believe that Jesus is the lord of the whole earth. He is the king of kings and he is the lord of lords. We believe that he, not any version of Caesar, is the Messiah. [We believe that he] is the Christ, the son of the living God, that salvation is found in him, not in the Republican platform or the Democratic platform, and that salvation did not come riding in on the wings of Air Force One. It came cradled in a manger.
Greear’s message echoes that of Russell Moore, who has used his platform as head of the SBC’s Ethics and Religious Liberty Commission to insist that we live not in Christian America nor in post-Christian America, but in the mission field of pre-Christian America. The emerging Evangelical generation, Moore observes, rejects “social gospels of the Left and the Right” that tailored “a transcendent message for decidedly this-worldly, and sometimes downright cynical, purposes of pulling the levers of political power.”
Evangelical leaders are distancing themselves from the nationalist rhetoric that was near the heart of the older religious right.
Exhibit B: At the same time, many Evangelicals are still taking their cues from the religious right’s playbook, seeking to use elections to protect or restore Christian America.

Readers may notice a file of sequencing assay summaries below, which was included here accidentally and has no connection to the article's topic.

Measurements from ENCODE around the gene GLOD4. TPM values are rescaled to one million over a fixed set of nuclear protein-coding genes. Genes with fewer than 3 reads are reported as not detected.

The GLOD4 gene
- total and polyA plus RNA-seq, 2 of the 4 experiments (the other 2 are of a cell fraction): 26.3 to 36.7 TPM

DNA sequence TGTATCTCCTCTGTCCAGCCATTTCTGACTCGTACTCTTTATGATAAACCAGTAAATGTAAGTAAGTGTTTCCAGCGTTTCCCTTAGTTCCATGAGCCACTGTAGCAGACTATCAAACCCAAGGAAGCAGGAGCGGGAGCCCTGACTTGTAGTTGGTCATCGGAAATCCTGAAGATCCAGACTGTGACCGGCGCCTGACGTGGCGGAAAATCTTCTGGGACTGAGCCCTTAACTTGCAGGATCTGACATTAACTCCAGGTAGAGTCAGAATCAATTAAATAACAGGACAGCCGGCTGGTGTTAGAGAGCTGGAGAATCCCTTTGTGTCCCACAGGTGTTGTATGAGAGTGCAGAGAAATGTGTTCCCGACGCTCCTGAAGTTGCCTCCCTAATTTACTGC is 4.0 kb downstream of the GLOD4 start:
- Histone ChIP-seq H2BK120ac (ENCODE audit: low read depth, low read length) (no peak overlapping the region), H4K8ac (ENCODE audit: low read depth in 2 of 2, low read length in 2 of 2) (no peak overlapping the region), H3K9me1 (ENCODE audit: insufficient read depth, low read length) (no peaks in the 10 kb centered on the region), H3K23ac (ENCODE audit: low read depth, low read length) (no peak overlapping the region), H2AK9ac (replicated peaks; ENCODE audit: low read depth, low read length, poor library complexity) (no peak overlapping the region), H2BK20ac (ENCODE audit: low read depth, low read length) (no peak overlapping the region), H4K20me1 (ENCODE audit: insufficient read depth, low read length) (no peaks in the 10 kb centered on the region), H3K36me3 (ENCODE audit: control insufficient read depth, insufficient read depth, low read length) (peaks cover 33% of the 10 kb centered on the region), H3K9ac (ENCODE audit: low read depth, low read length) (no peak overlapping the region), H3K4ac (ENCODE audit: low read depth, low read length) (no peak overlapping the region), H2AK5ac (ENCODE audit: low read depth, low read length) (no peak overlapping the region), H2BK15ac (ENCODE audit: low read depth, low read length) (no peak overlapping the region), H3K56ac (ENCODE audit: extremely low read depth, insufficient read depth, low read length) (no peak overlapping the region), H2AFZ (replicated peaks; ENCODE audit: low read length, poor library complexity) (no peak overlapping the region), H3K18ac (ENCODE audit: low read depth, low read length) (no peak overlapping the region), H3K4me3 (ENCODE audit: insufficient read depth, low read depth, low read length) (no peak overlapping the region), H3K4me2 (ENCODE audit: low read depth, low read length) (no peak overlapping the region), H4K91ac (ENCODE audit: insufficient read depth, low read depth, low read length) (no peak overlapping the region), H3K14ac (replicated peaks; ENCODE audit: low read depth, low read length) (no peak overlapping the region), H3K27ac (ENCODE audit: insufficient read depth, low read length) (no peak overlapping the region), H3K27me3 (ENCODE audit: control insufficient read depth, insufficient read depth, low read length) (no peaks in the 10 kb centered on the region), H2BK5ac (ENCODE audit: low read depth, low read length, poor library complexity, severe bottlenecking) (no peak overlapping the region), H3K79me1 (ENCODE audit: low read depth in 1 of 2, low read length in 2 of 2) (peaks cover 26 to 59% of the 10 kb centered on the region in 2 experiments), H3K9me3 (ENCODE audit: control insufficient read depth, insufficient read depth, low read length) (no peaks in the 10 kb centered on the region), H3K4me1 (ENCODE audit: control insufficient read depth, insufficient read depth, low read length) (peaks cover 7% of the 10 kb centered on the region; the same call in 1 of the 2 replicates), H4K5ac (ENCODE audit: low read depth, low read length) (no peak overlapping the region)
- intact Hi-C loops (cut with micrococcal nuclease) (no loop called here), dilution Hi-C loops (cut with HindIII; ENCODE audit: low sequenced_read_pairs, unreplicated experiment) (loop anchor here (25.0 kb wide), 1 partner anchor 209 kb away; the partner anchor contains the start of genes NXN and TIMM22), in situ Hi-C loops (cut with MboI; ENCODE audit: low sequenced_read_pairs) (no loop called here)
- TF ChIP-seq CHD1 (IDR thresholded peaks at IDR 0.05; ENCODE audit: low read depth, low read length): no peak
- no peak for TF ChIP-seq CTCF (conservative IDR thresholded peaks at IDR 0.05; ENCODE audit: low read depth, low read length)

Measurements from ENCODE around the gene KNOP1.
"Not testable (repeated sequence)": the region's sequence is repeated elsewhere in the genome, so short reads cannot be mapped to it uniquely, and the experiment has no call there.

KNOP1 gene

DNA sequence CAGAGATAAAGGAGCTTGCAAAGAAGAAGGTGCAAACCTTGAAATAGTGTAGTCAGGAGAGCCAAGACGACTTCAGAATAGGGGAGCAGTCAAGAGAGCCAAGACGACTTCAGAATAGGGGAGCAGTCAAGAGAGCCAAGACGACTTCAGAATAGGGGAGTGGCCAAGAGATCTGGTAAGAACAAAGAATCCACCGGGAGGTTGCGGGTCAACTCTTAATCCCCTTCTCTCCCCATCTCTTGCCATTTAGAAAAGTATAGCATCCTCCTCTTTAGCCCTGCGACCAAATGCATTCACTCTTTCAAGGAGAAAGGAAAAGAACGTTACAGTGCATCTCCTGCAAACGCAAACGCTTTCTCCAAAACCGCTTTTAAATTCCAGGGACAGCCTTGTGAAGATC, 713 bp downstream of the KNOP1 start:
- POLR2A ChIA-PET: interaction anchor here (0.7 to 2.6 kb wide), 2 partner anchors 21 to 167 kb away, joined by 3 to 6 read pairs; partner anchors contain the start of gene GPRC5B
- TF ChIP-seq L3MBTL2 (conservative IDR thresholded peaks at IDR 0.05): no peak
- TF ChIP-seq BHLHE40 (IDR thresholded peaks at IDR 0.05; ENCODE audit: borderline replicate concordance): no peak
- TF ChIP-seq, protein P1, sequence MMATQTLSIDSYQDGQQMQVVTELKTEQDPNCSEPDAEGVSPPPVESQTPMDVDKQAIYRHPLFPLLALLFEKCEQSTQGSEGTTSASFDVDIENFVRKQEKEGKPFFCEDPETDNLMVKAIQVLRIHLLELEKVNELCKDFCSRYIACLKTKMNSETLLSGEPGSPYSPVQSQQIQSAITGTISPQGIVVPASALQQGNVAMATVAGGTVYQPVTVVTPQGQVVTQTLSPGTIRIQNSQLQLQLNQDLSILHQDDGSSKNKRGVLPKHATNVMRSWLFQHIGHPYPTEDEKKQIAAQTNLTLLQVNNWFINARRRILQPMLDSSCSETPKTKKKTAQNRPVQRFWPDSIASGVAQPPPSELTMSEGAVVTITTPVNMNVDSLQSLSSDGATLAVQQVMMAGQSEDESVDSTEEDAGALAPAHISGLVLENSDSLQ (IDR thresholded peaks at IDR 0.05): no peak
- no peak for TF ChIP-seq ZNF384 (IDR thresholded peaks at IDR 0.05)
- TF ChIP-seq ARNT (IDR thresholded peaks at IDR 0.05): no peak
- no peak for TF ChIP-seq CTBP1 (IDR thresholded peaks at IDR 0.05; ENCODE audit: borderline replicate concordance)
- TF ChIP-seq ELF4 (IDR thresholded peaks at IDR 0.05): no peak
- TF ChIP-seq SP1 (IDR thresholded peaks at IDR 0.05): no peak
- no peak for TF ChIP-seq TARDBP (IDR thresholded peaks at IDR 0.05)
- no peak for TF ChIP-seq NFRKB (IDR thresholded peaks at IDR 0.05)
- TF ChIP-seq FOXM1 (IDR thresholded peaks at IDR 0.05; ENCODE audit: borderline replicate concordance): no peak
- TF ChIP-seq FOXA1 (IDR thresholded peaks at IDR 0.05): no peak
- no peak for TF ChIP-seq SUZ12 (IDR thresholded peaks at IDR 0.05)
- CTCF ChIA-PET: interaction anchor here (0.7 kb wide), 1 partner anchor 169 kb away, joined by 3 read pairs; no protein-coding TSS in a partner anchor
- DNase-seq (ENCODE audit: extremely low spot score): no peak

In a study titled “Make America Christian Again” (reported in the Washington Post), sociologists Andrew L. Whitehead, Samuel L. Perry, and Joseph O. Baker argued that adherence to “Christian nationalism” was a more important factor in the 2016 presidential election than racial and sexual attitudes, economic discontent, immigration, or xenophobia. Christian nationalism overlaps with these other attitudes—and especially with fear of the growth of Islam—but it’s an independent variable. Irrespective of political or denominational affiliation, Trump voters believed that Christian America was in decline and that electing Trump would arrest the decline.